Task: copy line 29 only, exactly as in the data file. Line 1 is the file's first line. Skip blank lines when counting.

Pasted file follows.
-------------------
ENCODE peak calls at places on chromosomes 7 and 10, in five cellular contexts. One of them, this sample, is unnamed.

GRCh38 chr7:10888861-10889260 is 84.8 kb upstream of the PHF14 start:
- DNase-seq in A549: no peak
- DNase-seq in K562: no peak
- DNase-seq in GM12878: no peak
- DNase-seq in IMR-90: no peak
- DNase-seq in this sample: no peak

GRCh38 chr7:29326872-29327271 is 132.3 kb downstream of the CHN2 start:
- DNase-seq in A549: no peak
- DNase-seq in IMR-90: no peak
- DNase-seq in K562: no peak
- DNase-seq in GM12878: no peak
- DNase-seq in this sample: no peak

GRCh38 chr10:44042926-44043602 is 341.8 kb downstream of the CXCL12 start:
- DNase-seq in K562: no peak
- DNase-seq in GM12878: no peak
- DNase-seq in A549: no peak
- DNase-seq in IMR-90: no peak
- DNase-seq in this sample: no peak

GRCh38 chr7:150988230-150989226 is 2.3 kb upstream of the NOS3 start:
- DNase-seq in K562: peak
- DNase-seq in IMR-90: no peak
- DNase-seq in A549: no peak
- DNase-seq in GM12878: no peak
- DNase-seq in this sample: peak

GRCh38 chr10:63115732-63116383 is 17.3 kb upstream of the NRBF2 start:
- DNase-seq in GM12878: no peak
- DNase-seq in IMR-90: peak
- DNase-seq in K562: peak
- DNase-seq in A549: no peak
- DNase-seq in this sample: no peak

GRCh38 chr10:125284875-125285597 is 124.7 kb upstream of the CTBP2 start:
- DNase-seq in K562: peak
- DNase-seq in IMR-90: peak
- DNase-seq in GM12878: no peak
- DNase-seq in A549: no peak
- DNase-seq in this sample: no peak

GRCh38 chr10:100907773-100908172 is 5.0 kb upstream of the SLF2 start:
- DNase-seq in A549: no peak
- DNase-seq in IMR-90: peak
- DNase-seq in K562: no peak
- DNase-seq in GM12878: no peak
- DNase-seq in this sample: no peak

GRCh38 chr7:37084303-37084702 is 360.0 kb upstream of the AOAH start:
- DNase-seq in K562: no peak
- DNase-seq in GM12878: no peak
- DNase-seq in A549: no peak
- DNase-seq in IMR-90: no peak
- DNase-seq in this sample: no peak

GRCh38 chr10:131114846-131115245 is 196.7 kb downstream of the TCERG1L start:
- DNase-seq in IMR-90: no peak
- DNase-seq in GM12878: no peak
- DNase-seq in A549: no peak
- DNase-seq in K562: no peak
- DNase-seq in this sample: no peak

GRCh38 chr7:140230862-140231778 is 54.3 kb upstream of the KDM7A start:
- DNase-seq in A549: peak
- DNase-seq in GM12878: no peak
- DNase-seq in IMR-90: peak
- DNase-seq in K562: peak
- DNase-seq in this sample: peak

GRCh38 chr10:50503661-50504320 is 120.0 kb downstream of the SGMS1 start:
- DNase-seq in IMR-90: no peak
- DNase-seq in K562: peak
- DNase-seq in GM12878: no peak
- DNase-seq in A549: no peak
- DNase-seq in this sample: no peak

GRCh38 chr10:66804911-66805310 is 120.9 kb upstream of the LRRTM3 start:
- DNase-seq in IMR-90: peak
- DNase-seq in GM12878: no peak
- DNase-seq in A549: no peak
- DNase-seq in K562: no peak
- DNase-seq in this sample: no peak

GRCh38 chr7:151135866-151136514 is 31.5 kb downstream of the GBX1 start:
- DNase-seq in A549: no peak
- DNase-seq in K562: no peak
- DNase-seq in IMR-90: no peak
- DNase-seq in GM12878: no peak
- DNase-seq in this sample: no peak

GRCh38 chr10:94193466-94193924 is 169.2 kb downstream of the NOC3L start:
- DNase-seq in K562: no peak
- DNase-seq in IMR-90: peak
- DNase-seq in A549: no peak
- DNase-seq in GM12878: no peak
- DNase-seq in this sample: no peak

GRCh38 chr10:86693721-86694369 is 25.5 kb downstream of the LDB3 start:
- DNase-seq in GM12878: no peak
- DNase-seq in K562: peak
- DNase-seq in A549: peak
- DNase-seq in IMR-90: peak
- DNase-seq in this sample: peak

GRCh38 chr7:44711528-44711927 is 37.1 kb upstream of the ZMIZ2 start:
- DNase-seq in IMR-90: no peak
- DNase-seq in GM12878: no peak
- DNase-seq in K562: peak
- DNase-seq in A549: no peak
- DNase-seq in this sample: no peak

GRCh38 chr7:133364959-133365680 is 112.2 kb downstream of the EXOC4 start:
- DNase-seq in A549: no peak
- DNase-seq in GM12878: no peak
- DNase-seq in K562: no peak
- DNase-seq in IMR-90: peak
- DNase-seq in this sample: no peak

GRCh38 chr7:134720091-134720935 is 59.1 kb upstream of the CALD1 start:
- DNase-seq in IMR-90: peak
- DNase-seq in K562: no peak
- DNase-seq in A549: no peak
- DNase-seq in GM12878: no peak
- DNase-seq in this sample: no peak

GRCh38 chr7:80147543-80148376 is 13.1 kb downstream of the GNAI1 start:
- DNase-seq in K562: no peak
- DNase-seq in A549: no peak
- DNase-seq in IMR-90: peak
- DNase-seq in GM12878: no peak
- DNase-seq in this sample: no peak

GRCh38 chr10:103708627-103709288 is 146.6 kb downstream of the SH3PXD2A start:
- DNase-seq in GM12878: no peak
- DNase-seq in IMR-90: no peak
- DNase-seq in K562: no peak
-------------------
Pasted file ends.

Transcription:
- DNase-seq in K562: peak